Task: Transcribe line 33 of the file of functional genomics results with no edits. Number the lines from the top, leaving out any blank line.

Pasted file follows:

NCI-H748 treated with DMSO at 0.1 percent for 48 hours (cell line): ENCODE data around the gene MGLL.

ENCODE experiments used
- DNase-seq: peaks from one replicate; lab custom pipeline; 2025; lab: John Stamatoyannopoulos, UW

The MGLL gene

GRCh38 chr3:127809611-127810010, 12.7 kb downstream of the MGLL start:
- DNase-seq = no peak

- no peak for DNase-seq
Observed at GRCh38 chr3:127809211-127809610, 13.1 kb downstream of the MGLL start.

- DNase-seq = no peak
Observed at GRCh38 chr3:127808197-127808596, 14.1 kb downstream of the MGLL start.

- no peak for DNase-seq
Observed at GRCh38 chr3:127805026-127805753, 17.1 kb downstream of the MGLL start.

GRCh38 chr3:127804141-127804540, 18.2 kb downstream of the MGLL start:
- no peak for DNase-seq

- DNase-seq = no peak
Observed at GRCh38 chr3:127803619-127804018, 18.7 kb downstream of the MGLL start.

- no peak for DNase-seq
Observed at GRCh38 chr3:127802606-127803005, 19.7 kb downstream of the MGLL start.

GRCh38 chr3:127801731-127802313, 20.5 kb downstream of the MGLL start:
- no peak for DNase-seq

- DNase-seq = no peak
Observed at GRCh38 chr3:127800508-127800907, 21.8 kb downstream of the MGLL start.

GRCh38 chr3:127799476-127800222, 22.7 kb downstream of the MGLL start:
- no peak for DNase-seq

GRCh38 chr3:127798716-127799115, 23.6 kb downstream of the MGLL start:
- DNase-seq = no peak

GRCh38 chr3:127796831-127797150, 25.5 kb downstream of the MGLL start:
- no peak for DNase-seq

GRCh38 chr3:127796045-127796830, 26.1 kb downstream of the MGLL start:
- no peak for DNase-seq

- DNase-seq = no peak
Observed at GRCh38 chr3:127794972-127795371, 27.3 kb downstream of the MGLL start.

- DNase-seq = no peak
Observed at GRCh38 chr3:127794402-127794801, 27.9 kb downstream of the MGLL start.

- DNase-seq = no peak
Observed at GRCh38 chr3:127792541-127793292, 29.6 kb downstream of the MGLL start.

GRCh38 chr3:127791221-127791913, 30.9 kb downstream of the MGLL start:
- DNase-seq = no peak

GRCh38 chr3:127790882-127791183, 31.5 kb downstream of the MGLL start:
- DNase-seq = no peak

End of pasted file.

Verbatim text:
- DNase-seq = no peak